The Royal Rumble event has always been about more than just the Rumble itself, with some real gems to be found on quite a few of the undercards. Because there have been so many Rumble events, I decided to split the Non-Rumble matches into three different segments, 1988-1998, 1999-2008 and 2009-2018.
As always, these are just my own personal picks. This isn’t supposed to be some sort of objective list or anything. If I leave out a match that you think warrants inclusion, then please feel free to put it down in the comments section below. As with previous lists, I’ll be listing the matches in chronological order.
So without further to do, let’s get to it!
Royal Rumble 2000
Triple H Vs Cactus Jack
Watching the pre-match hype video for this one still gives me chills, as Mick Foley’s metamorphosis into Cactus Jack was a huge moment in my wrestling fandom that I still remember to this day. I’d always been a fan of Foley’s work, but his performance in this feud, and this match specifically, firmly cemented him as one of my all-time favourites. Foley unleashing Cactus Jack upon the world once more gave his career one last shot in the arm before retiring from full-time action, whilst this feud finally gave Triple H the main event legitimacy he had been searching for after some torturous months in 1999 where it just hadn’t been clicking.
This really is a gutsy display from Triple H, as he wrestles a large part of the match with a gnarly gash on his left leg following a suplex on a wooden crate. Say what you want about Triple H and his occasional penchant for politics, but he’s a tough sod when the need presents itself, and this was definitely one of those occasions. Not to be outdone, Cactus takes plenty of punishment himself in this one as well, including getting worked over with real barbed wire and getting dropped face first onto thumbtacks with a grizzly looking Pedigree. A steel chair even legitimately gets broken over his back at one point!
This is a gritty and intense brawl between two men who understood how to put together an epic and brutal narrative, and still remains one of the most extreme matches the WWF/E has ever done. I hadn’t yet been truly exposed to ECW or hardcore Japanese companies like FMW before I watched this, so the extent of the violence really shocked me here, even though some of it was probably safer than it looked. If you weren’t around back then and want to know what all the fuss about 2000 WWF is, then I strongly recommend starting with this match. Not only is it chronologically the first truly classic match of that year, but it’s also the sort of bloody war you don’t get from WWE anymore.
Watching it again, my only critique is that it lacks a truly big and believable near fall for Cactus, as the finishing sequence is really just him eating two Pedigree’s and getting pinned. That being said, this match was all about making Triple H, and make him it surely did (Despite what he’s occasionally said to the contrary)
Royal Rumble 2001
Chris Jericho Vs Chris Benoit
What I like so much about this match is that rather than being a ladder bout built mostly around big dives, this one is based more around using the ladder as a weapon and the sheer viciousness of Benoit, as he targets Jericho’s arm and shoulder. There are still big spots of course, such as Benoit taking a chair square on the bonce following a dive through the ropes and Jericho applying a modified version of the Walls of Jericho atop the ladder, in a spot so memorable it actually made the Smackdown games for many years afterward.
What helps make the match so good is that both men are dedicated to selling the violence and don’t just shake everything off. When Benoit gets smacked in the face with a chair, he stays down for a long while, whilst Jericho’s arm/shoulder slows him down and causes him pain throughout the match. This is up there with the Jericho’s ladder match with Shawn Michaels when it comes to intensity and brutality, with the added bonus that Jericho is seven years younger and thus can work at a slightly quicker pace. The work is really on point and both men trust each other to go full bore with the chair and ladder shots. It really is a ferociously worked match.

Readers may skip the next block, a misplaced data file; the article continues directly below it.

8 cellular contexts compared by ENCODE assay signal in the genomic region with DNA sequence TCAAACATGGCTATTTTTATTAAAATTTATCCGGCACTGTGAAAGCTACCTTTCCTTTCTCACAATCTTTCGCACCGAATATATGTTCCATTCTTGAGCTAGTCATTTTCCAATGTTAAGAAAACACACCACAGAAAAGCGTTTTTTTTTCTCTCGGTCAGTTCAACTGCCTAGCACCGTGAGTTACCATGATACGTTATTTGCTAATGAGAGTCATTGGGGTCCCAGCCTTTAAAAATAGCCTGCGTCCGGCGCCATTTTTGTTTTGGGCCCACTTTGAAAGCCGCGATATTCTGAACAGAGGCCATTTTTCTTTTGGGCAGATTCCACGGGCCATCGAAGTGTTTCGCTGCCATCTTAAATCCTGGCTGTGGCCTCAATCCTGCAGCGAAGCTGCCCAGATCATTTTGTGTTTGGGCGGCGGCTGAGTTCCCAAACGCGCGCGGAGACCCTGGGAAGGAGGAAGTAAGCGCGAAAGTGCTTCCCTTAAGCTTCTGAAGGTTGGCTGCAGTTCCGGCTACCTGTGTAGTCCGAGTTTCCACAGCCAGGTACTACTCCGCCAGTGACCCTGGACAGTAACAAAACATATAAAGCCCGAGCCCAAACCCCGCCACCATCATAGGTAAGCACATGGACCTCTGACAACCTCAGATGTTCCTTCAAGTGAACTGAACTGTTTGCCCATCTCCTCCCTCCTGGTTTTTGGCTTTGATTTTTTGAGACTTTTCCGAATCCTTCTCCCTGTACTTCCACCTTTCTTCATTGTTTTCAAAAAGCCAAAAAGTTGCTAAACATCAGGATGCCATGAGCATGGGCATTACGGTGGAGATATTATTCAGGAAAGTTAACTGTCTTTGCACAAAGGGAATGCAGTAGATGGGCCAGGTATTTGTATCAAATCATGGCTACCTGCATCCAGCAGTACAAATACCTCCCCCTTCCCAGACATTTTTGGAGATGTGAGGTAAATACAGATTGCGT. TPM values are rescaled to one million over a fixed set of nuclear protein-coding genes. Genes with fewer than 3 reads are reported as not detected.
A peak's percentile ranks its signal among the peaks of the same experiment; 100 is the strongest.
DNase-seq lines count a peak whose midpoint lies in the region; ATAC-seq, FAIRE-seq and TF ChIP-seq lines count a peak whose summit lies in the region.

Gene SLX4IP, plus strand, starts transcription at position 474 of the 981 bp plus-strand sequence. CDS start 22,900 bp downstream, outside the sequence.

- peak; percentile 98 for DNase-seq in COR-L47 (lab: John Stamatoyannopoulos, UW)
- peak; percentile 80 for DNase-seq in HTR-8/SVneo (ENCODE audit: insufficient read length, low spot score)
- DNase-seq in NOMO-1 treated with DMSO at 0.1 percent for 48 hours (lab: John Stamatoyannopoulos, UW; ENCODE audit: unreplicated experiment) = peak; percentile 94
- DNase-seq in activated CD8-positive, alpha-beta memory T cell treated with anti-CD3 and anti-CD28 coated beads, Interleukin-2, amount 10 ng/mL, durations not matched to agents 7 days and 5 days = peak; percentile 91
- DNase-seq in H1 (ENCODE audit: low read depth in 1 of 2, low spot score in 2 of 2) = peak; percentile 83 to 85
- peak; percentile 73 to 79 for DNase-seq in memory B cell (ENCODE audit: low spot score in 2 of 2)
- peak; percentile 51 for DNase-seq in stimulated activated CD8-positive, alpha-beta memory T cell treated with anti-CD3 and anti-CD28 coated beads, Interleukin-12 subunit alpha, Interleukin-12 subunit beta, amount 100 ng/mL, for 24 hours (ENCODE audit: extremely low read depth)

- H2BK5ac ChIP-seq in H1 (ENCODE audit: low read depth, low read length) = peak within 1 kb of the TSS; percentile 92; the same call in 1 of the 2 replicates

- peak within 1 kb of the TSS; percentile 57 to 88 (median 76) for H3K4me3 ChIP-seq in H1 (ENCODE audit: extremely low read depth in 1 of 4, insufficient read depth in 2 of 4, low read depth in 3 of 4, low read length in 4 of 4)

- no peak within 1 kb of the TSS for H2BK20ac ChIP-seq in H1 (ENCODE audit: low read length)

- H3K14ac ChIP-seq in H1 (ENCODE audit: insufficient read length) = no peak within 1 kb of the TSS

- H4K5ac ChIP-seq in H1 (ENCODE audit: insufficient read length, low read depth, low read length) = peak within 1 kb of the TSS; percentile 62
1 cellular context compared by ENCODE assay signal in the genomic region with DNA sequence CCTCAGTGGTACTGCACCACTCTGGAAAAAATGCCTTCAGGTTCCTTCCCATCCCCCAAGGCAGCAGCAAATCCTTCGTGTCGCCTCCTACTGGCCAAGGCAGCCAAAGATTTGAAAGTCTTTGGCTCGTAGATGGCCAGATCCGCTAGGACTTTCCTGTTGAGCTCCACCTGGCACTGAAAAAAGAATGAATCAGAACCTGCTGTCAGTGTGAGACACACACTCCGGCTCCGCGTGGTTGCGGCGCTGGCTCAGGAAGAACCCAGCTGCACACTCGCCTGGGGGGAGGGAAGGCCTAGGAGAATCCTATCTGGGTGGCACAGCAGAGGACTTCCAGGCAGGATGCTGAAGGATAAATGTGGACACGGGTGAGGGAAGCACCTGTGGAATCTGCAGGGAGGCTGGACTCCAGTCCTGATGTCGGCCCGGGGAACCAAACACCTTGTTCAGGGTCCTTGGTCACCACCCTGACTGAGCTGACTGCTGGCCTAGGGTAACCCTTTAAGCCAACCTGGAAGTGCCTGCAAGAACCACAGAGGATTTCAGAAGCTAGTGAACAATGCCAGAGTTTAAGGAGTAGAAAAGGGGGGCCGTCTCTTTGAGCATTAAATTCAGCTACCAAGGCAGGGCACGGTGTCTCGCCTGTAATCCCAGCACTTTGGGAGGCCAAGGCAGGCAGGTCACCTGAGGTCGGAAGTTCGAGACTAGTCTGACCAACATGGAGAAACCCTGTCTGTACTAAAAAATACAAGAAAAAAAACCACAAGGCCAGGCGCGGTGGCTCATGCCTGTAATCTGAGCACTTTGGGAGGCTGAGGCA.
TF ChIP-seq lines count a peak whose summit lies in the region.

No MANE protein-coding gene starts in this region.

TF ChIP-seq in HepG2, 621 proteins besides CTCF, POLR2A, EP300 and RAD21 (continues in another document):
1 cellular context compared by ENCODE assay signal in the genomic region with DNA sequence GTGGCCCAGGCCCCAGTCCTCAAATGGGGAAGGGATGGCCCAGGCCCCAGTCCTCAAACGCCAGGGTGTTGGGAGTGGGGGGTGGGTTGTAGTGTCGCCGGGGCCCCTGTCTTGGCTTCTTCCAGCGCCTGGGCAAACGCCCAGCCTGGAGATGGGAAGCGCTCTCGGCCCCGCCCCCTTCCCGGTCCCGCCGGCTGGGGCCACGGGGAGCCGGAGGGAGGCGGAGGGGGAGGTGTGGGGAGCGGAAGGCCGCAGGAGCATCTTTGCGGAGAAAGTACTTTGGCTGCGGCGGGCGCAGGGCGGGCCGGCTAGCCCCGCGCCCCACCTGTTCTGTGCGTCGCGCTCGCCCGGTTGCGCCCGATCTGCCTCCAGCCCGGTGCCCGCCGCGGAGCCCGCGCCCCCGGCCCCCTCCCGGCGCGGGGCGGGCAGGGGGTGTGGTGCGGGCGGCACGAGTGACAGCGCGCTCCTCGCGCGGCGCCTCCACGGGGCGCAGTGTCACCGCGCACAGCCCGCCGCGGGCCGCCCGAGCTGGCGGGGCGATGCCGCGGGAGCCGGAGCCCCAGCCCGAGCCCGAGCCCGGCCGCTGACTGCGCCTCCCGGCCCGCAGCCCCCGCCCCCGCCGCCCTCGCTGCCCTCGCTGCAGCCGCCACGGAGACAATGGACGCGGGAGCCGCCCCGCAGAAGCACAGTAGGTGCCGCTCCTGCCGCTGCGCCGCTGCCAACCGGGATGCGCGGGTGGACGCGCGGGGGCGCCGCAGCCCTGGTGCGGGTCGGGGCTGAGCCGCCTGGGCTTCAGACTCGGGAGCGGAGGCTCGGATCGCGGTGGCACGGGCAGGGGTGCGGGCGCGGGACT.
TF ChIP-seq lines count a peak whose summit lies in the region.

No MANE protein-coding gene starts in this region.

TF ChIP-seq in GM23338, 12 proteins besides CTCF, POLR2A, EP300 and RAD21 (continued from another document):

I have vivid memories of this show from back in the day, due to staying up to watch it on Channel 4 and also recording it. I pretty much wore the tape out over the years, with this match probably being my favourite. Obviously what ended up happening to Benoit has made the super stiff shots to the head he takes in this match slightly harder to digest, but the fact remains that this is still an incredible effort from both men and one of the most intense singles ladder matches the WWF/E has ever presented.
Royal Rumble 2002
Ric Flair Vs Vince McMahon
This was another show I watched a lot of back in the day, owing to a friend of mine lending me his copy of it. It’s from start to finish probably the strongest Rumble event ever, with no bad matches and some really good ones. Whilst Vince McMahon is hardly a sound wrestling technician, he is a ridiculously entertaining performer in the right scenario, and this match is very much one of those scenario’s. Vince’s posturing, facial expressions and general selling are utterly fantastic in this bout, and he is in his utmost evil element as he teases Flair’s family at ring side whilst pummelling The Nature Boy, even taking pictures of himself with a bloody Flair. It’s a shame in some ways that Vince is such a naturally un athletic man, as he was incredibly fun to watch regardless, which makes me think how great he would have been if he’d actually had any wrestling ability.
However, when it’s time for Vince to “get his”, he gets it in abundance, as Flair bloodies him up and gives him an almighty thrashing before locking in the Figure Four Leg Lock to make Vince furiously submit. This is one of the better “Vince gets battered” matches, mostly owing to Flair doing a superb job of carrying him through things. This was the last period in his career where Flair really looked like Ric Flair as well, as time caught up to him pretty quick once he started partying with Evolution every night. There are almost certainly better technical wrestling matches that I omitted from this list in favour of this one, but this match is so wildly entertaining that I felt I just had to include it. Both men are just so good in it that I’d feel bad for not giving them their due.
Royal Rumble 2002
Chris Jericho Vs The Rock
This was an important match for Jericho’s fledgling reign, as he was in dire need of a great match and strong win to establish him as the lead heel. Though the win wasn’t especially strong, it at least featured Jericho winning via his own intelligence and moxy for a change, rather than solely winning thanks to someone blasting his opponent with a finisher and draping him on top. Lance Storm, Christian and heel referee Nick Patrick all still get involved of course (This was a 2002 Chris Jericho title defence after all) but, by sending Rock face first into a turnbuckle and then getting a rope assisted school boy, Jericho at least ensured the heat was on him for once. This was something WWE never seemed to twig with The Miz’s WWE Title run, as he seemingly always won thanks to someone else and never due to his own villainy.